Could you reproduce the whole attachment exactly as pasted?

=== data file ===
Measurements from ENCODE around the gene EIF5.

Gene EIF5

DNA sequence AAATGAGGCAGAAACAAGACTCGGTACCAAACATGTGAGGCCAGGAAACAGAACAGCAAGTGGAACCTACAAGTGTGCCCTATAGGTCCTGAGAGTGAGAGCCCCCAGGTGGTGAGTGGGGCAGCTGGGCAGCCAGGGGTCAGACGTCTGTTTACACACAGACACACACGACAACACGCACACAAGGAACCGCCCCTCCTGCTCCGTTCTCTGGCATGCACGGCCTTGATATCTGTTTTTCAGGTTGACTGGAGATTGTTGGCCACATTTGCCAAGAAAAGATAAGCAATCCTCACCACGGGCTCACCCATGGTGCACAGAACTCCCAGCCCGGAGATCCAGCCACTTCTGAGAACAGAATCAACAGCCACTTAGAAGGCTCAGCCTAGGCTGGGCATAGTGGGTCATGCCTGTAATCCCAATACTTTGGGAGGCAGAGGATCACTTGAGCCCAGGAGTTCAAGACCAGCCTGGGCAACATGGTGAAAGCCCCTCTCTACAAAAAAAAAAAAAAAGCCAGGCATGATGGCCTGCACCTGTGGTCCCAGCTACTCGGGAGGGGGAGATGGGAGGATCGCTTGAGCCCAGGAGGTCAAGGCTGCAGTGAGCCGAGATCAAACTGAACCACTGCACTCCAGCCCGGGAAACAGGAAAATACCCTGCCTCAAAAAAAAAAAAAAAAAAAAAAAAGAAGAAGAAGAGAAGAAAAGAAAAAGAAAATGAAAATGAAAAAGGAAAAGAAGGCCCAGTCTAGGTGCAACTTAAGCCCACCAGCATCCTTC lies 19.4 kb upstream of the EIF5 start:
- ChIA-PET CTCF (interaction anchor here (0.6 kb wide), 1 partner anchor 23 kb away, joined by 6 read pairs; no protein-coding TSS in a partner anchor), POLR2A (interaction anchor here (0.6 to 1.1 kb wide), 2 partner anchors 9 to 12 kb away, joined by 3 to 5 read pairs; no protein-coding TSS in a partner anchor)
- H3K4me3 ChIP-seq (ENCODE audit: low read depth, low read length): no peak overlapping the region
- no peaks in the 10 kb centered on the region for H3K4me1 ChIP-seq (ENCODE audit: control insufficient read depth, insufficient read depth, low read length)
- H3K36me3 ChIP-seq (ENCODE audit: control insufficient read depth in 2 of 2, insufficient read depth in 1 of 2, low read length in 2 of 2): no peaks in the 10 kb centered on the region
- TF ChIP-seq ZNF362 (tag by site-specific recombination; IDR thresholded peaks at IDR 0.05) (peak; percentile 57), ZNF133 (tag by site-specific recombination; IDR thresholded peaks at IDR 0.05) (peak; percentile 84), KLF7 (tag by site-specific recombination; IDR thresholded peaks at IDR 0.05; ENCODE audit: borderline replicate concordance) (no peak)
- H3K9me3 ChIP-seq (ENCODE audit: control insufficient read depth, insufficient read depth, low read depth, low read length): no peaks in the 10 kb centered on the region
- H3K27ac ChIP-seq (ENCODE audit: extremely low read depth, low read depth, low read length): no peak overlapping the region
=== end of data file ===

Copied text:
Measurements from ENCODE around the gene EIF5.

Gene EIF5

DNA sequence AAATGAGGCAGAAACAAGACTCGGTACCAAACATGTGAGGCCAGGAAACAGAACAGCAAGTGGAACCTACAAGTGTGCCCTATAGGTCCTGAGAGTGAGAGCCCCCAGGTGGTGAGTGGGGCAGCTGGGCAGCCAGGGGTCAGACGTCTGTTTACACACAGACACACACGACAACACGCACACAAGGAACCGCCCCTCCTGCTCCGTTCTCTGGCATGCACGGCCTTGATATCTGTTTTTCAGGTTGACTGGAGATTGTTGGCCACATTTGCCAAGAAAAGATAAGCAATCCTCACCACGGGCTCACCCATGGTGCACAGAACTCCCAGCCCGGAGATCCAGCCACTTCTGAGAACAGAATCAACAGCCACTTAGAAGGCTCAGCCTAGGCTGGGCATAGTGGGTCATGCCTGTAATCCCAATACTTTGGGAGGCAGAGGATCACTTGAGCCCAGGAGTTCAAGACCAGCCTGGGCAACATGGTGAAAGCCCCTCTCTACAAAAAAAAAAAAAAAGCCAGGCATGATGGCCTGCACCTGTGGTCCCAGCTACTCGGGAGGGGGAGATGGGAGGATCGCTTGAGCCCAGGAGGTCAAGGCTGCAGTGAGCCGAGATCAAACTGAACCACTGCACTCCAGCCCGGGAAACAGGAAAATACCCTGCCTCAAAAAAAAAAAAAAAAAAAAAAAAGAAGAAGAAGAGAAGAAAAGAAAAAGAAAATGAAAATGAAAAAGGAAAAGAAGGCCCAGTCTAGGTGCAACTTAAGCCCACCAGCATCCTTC lies 19.4 kb upstream of the EIF5 start:
- ChIA-PET CTCF (interaction anchor here (0.6 kb wide), 1 partner anchor 23 kb away, joined by 6 read pairs; no protein-coding TSS in a partner anchor), POLR2A (interaction anchor here (0.6 to 1.1 kb wide), 2 partner anchors 9 to 12 kb away, joined by 3 to 5 read pairs; no protein-coding TSS in a partner anchor)
- H3K4me3 ChIP-seq (ENCODE audit: low read depth, low read length): no peak overlapping the region
- no peaks in the 10 kb centered on the region for H3K4me1 ChIP-seq (ENCODE audit: control insufficient read depth, insufficient read depth, low read length)
- H3K36me3 ChIP-seq (ENCODE audit: control insufficient read depth in 2 of 2, insufficient read depth in 1 of 2, low read length in 2 of 2): no peaks in the 10 kb centered on the region
- TF ChIP-seq ZNF362 (tag by site-specific recombination; IDR thresholded peaks at IDR 0.05) (peak; percentile 57), ZNF133 (tag by site-specific recombination; IDR thresholded peaks at IDR 0.05) (peak; percentile 84), KLF7 (tag by site-specific recombination; IDR thresholded peaks at IDR 0.05; ENCODE audit: borderline replicate concordance) (no peak)
- H3K9me3 ChIP-seq (ENCODE audit: control insufficient read depth, insufficient read depth, low read depth, low read length): no peaks in the 10 kb centered on the region
- H3K27ac ChIP-seq (ENCODE audit: extremely low read depth, low read depth, low read length): no peak overlapping the region